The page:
Various HMTs are involved in the neurodevelopmental processes (Figs. 3, 4 and Table 2). MLL1 contains a SET domain that catalyzes the methylation of histone H3 at K4. Members of the MLL family are known to recruit H3K27-specific histone demethylases such as KDM6A(UTX) and KDM6B(JMJD3), suggesting cooperation between H3K4 methylation and H3K27 demethylation.101 Lim et al. reported that MLL1 is essential for adult neurogenesis in SVZ.102,103 MLL1-deficient NSCs in SVZ rarely differentiate into neuronal cells, whereas they can proliferate and differentiate into glial lineages. Chromatin immunoprecipitation demonstrated that Dlx2, a key downstream regulator of SVZ neurogenesis, is a direct target of MLL1. In wild-type MLL1 cells, Dlx2 promoters have high levels of H3K4me3, which activates transcription. In MLL1-deficient SVZ cells, chromatin at Dlx2 is bivalently marked by H3K4me3 and H3K27me3, inhibiting Dlx2 expression. These data show that MLL1 functions as a cell fate determinant toward neurogenesis. SETD1A is adopted to the β-catenin promoter by histone cell cycle regulator (HIRA), a histone chaperone, and increases H3K4me3 levels, resulting in the induction of β-catenin expression in mouse embryonic NSCs. These facilitate neurogenesis of the neocortex.104 SETD5 deposits H3K36me3 required for RNA elongation and processing and, ultimately, for proper gene transcription. SETD5 inactivation causes hypo-methylation H3K36 and chromatin states unfavorable for elongation and splicing, altering NSC proliferation, synaptic transmission, and animal behavior.105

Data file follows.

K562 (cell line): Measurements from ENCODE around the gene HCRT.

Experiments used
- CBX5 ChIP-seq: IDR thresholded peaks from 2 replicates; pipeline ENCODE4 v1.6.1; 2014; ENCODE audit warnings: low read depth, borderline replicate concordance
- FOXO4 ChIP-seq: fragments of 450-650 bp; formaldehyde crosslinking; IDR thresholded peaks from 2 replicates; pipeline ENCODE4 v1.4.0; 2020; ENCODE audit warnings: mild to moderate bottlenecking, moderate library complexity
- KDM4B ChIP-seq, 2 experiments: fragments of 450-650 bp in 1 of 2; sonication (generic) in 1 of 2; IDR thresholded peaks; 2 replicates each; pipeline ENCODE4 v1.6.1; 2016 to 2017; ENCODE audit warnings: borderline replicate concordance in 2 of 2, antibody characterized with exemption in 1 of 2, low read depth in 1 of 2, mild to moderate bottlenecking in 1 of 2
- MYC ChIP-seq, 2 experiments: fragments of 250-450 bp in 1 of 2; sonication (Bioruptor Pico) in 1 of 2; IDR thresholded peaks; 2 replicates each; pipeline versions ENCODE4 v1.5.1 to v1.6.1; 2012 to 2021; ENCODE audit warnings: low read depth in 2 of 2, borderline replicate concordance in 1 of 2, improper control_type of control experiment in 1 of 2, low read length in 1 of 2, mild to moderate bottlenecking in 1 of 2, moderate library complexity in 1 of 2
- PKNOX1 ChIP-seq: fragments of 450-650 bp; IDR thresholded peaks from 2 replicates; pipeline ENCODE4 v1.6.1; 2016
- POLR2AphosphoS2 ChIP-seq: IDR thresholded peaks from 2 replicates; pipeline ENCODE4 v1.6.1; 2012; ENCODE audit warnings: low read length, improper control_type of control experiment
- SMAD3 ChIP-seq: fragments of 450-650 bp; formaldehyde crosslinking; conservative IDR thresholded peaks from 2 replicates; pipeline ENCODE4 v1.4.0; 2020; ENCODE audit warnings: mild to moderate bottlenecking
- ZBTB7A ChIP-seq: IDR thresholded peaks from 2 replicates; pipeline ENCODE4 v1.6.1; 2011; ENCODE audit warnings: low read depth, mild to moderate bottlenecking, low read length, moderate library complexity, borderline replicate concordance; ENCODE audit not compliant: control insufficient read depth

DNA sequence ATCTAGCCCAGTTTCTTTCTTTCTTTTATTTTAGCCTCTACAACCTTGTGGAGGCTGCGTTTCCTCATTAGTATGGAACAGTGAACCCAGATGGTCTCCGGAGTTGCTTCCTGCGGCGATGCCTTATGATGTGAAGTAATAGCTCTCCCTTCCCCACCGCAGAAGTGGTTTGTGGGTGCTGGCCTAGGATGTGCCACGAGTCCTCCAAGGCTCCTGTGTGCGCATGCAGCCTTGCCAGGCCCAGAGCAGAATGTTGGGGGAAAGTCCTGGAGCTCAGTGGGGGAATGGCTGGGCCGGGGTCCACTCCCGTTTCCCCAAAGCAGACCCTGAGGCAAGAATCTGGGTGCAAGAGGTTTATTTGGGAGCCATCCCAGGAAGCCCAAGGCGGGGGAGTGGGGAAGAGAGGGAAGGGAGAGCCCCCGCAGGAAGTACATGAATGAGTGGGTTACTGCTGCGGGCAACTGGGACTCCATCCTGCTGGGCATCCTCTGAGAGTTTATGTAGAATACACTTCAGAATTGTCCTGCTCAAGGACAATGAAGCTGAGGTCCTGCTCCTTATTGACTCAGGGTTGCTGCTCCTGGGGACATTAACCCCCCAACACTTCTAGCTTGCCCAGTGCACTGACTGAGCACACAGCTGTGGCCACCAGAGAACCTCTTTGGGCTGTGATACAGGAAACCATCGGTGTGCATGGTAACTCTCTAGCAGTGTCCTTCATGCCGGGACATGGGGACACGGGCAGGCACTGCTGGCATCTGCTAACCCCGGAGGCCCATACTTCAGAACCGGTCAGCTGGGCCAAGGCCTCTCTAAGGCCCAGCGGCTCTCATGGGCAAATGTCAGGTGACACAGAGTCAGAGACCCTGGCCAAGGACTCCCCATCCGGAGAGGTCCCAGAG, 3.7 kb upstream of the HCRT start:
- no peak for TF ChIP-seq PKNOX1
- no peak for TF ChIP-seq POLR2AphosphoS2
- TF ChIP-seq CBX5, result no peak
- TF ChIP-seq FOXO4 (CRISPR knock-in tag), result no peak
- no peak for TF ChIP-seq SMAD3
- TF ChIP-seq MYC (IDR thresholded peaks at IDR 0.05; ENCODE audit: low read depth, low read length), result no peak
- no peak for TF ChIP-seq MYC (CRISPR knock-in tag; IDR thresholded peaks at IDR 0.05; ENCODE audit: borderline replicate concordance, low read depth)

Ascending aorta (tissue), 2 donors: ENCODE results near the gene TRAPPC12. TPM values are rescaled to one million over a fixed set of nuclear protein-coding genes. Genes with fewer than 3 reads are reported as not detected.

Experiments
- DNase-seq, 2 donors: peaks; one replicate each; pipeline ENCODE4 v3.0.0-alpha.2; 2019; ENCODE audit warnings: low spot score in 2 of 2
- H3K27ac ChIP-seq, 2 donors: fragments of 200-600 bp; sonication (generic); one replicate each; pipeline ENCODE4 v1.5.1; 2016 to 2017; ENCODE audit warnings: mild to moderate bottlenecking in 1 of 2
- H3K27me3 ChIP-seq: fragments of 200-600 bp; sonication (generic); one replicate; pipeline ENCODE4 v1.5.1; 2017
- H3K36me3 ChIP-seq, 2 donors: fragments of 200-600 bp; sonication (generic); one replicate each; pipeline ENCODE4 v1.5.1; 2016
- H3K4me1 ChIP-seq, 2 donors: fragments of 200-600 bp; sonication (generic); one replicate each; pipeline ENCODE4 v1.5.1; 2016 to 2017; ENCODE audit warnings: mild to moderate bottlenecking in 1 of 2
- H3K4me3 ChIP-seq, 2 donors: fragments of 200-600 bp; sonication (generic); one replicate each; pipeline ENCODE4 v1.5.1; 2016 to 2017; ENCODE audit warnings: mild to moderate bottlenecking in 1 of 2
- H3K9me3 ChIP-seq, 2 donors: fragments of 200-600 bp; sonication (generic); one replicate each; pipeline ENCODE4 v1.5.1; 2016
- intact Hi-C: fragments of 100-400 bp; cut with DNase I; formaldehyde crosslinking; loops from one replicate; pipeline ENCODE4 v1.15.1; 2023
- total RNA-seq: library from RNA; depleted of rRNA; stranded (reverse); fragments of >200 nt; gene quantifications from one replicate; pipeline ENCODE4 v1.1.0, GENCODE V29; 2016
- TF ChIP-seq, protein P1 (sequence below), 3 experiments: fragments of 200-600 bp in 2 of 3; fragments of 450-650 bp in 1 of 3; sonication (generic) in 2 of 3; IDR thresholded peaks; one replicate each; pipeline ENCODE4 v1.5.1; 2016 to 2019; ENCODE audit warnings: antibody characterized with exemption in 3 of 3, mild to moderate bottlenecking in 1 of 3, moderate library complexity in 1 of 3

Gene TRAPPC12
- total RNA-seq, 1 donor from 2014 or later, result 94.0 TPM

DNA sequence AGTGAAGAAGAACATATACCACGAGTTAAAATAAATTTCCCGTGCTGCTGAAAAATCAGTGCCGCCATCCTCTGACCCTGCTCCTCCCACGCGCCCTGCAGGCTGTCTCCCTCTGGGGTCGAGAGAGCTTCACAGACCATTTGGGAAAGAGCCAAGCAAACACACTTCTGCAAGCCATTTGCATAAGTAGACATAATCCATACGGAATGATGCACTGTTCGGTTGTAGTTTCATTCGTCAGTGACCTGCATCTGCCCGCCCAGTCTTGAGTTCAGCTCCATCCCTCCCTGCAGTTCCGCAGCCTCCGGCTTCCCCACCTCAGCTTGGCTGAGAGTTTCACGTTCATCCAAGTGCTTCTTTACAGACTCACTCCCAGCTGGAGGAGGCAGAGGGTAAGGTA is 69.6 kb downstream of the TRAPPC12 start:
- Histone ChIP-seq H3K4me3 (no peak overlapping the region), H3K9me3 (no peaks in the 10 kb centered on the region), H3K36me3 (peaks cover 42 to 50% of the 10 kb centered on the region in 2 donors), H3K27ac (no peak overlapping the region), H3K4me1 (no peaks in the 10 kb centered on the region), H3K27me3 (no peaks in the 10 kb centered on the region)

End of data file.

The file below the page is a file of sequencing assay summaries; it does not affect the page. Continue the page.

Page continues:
During the cerebral cortex development, loss of EZH2, an H3K27 methyltransferase, altered the timing of neurogenesis and the relative numbers of different cell types. EZH2 deletion in early embryonic cortical neuronal progenitors induces premature neuronal differentiation, decreasing the number of neurons at birth.106 The ablation of EZH2 using Pax7-Cre leads to a decrease in the global H3K27me3 level and transcriptional dysregulation in the embryonic cerebellum. Loss of EZH2 reduced the number of Purkinje cells and increased the number of cerebellar interneurons, and ultimately led to a hypoplastic cerebellum.107 EZH2 is also involved in cell proliferation and neuronal lineage specification of adult SVZ NSCs. Loss of EZH2 decreased SVZ NSC neurogenesis in vitro and in vivo. EZH2 is directly recruited to Ink4a/Arf and Olig2 and mediates H3K27 methylation, repressing their expression. Repression of Ink4a/Arf or Olig2 is required for the proliferation of SVZ neurogenesis, respectively.108 Consistently, Zhang et al. also showed that EZH2 is essential for progenitor cell proliferation and neuronal differentiation in the SGZ of adult mice.109 Taken together, EZH2 is a critical epigenetic regulator in embryonic neurogenesis and adult neurogenesis in both SVZ and SGZ.